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Pozzovivo out of Vuelta; Betancur slated for return

  • By Andrew Hood
  • Published Aug. 11, 2014
Domenico Pozzovivo finished fifth at the Giro d'Italia this year. Photo: Tim De Waele | TDWsport.com

The Vuelta a España lost one of its outsiders over the weekend when Italian Domenico Pozzovivo (Ag2r-La Mondiale) crashed heavily and broke his leg.

The 31-year-old climber crashed Sunday on a training ride, reportedly trying to avoid a cat, and suffered a displaced fracture in his tibula-fibula. Exams in the coming days will determine if he will need surgery.

Pozzovivo would have been a long shot for the final Vuelta podium in the Spanish tour’s deep field, but he was sixth in last year’s Vuelta. And he’s been riding with steady consistency all season, placing in the top-10 in every stage race start going into the Giro d’Italia, where he finished a career-best fifth overall.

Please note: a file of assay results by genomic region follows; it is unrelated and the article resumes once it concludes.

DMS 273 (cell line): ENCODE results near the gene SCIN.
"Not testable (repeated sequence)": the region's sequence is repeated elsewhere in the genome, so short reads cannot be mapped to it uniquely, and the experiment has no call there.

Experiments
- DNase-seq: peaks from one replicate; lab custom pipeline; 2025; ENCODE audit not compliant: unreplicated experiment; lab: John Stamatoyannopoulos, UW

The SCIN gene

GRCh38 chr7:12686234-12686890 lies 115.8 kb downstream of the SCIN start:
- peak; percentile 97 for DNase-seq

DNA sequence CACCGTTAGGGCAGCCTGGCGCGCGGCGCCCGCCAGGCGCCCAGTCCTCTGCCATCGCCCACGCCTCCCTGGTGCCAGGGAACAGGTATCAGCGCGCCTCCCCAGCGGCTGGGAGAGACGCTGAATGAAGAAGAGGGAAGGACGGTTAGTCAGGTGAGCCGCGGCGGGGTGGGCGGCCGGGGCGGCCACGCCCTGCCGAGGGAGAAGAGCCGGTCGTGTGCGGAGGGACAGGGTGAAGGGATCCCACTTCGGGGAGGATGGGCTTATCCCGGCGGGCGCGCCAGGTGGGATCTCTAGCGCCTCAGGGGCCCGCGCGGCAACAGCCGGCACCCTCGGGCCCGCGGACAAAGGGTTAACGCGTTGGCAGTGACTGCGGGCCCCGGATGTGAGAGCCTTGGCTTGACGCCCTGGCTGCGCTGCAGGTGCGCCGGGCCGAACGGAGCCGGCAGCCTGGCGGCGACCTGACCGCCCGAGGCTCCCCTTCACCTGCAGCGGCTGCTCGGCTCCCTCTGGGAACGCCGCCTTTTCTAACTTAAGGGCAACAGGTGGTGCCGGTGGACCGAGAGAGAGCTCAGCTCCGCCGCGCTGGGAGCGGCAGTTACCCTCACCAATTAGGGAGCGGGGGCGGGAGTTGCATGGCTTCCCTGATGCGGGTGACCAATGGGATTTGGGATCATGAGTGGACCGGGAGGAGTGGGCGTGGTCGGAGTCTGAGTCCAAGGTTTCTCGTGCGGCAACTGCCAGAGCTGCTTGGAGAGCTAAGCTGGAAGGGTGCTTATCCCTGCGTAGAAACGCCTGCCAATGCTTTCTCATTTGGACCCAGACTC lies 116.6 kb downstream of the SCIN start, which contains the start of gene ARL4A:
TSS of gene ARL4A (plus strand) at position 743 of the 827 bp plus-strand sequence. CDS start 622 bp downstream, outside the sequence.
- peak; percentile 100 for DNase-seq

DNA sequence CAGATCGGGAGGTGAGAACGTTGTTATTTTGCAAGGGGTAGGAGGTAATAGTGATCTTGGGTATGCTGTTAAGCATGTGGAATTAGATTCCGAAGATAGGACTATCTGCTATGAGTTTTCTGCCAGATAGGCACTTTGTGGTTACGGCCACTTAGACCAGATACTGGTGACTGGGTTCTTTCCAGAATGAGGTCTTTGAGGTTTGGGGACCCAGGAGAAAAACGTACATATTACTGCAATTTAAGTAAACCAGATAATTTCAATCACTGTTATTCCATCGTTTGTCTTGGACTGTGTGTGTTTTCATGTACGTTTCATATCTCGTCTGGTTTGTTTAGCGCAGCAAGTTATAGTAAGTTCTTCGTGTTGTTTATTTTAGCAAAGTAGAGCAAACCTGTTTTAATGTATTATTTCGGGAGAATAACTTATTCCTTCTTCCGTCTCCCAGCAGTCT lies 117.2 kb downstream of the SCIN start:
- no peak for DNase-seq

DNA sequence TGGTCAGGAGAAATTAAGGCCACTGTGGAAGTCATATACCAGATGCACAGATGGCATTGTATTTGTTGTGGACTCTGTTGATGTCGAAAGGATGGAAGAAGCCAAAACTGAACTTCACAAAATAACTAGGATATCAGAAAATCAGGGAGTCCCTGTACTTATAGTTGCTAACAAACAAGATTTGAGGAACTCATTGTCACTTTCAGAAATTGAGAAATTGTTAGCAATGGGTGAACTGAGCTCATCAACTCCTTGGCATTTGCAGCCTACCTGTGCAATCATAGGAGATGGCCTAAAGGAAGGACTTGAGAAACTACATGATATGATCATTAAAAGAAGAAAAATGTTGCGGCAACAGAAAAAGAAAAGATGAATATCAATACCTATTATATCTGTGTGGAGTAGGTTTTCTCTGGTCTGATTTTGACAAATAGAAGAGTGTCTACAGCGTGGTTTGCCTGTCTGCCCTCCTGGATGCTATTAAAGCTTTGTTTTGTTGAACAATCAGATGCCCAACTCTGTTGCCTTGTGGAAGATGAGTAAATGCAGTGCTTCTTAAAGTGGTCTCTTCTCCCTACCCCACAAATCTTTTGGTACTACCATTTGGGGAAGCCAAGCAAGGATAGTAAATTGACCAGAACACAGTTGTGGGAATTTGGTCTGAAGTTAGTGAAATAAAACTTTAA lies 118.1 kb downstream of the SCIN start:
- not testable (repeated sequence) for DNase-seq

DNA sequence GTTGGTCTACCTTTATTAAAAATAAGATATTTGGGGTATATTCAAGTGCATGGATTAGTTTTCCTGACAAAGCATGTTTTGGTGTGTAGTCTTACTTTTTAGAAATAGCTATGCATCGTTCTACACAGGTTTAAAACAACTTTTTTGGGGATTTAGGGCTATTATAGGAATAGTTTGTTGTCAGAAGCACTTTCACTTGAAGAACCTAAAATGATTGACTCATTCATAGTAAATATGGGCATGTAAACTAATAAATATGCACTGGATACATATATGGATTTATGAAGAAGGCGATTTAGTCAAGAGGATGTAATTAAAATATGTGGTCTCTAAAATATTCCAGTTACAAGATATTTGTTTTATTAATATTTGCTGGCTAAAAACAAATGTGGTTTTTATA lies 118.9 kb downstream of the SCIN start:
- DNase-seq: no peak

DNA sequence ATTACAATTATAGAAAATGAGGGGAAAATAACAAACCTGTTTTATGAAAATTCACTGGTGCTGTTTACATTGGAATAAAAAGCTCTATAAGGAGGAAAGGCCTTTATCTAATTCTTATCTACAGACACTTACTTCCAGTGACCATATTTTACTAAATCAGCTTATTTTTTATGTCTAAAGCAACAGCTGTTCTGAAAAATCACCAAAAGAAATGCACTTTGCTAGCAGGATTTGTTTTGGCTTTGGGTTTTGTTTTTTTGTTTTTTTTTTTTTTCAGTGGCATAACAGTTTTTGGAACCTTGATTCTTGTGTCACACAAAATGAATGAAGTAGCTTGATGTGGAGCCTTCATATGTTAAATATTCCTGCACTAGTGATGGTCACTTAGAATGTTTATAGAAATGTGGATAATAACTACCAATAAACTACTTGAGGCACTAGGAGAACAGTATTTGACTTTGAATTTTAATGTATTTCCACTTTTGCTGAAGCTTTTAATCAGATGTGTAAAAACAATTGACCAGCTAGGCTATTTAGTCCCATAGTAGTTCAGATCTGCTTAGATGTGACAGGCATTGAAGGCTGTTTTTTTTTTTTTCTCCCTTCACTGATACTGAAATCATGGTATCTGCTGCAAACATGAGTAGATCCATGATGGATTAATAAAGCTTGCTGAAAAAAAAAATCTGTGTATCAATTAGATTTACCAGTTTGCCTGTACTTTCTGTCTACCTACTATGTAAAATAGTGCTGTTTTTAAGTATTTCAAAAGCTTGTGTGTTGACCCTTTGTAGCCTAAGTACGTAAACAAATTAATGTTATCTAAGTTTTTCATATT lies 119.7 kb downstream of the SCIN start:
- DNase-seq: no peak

Despite not racing since the Italian national championships in late June, the diminutive climber would have been a protagonist in the climb-heavy Vuelta. He also will miss the Vuelta a Burgos, which starts Wednesday in northern Spain.

With Pozzovivo’s exit, Ag2r will have to count on the wildly inconsistent Carlos Betancur, who has not raced since Liège-Bastogne-Liège in April.

Betancur is expected to leave Ag2r at season’s end, and it’s hard to imagine the mercurial Colombian will be in top condition to race for the win at the Vuelta. Betancur is slated to return to racing at the Burgos tour, starting Wednesday.

Betancur’s highly anticipated Tour de France debut was scuttled when he returned to his home in Colombia, citing personal problems, and then missed a return flight to Europe. His absence opened the door for Jean-Christophe Peraud to finish second overall, the best French result in the Tour since Richard Virenque was second in 1997.

FILED UNDER: News / Road / Vuelta a España TAGS: / /

Andrew Hood

Andrew Hood

Andrew Hood cut his journalistic teeth at Colorado dailies before the web boom opened the door to European cycling in the mid-1990s. Hood has covered every Tour de France since 1996 and has been VeloNews' European correspondent since 2002.

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